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August 17, 2010

Rural communities: Keep track of your water

The flooding in rural Iowa was terrible for the cattle, the corn and the people, but what about the wastewater treatment systems? Joe Dvorak and Dennis Siders from the Midwest Assistance Program have been thinking about Midwest wastewater system for years. At the Midwest Rural Assembly yesterday, they led a learning roundtable session to talk about the problems that rural Iowa faces and the water infrastructure challenges that we all face.

The day-to-day problems of aging infrastructure, lack of funds, declining budgets, and losing knowledgeable and skilled certified operators are all of major concern. Dvorak and Siders also noted that many small communities simply pay a flat rate for water coming into the town on a main pipe, but a lot of that water is lost to inefficient distribution systems and even holes down pipe from the main pipe meter. In a world where water is becoming the new oil, water inefficiency is no longer an option especially for rural communities.

So the answer is, well, complicated. Dvorak and Siders are clear: “keep track of your water.” And although the motto is simple, the implementation is anything but easy. Small communities are not keen on mandating water meters on end-usage sources because of the added cost. Plus local governments are not even charging the actual cost of the water usage because they don’t want to add any additional costs to struggling individuals. However, Dvorak and Siders maintain that through simple steps such as monitoring usage and plugging leaks to keep wastewater out and clean water in, small towns can lower their costs and conserve one of our most important resources.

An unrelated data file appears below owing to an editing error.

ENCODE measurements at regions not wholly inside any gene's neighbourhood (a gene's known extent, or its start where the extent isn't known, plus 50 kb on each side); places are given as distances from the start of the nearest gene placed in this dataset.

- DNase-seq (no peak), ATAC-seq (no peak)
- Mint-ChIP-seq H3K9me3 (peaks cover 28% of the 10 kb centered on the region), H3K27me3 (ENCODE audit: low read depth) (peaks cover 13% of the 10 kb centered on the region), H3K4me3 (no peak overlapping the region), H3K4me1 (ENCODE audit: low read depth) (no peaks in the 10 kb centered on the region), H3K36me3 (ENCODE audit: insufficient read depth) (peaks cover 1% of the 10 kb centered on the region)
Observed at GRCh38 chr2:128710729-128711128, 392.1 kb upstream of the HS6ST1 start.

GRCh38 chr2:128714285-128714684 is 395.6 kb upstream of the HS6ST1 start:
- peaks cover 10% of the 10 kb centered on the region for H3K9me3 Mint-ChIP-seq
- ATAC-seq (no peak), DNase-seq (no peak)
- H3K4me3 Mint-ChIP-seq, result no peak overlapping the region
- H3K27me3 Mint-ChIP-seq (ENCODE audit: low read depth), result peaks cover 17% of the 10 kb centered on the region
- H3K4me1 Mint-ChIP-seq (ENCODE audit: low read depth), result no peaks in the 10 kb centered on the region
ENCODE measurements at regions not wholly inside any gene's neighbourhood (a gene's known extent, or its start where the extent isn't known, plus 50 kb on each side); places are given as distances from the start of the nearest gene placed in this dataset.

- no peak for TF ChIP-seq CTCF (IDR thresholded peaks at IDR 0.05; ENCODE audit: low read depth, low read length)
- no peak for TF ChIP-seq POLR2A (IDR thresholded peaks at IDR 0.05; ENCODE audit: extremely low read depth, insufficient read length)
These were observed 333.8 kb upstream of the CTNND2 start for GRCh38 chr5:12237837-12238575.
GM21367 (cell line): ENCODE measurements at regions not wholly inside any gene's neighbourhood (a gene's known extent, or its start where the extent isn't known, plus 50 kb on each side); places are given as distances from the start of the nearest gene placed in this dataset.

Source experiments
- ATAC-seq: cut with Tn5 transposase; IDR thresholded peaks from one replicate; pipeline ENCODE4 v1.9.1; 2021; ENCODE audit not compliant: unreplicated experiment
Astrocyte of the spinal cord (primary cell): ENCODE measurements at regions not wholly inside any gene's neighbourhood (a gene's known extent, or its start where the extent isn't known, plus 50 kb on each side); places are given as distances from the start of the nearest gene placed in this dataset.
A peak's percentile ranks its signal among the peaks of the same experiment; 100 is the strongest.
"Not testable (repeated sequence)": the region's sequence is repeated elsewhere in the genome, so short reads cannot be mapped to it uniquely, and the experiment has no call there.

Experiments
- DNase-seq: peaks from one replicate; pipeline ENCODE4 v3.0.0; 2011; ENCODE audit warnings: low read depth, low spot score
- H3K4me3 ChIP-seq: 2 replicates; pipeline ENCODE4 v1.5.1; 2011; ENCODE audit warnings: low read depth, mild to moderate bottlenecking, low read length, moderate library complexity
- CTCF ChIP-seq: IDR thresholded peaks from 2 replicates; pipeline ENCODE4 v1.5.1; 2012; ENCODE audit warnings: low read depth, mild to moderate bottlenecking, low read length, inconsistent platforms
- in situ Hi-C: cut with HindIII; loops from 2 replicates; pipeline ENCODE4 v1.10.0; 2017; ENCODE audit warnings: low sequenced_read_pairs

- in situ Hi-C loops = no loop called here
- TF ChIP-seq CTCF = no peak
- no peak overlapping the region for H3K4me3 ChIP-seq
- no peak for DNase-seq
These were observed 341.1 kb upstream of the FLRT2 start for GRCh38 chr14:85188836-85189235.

Addressing water infrastructure in rural communities is very difficult, complicated and possibly expensive but still less than the cost of doing nothing.

By Andrew Gross

Ben Lilliston


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Kerstin Gorham

In his post, Gross mentions that losing knowledgeable and skilled certified water and wastewaster operators is of major concern in rural communities. The average age of these operators, Dvorak told me at the Midwest Rural Assembly, is 60. This concern is also a job opportunity for young people interested in remaining in or moving to rural. For a circuit riding operator who services several communities, or as a part-time position for a young farmer, these can be decent paying jobs, largely overlooked as we bemoan the lack of economic opportunity in rural. And according to Siders, thousands of these operators are needed in the Midwest. One barrier to overcome is that the lack of demand for training has closed many of the water and wastewater operator training programs. It is time to promote this job opportunity and in the process ensure that water and wastewater systems are in good shape, helping communities reduce costs and conserve this critical resource.

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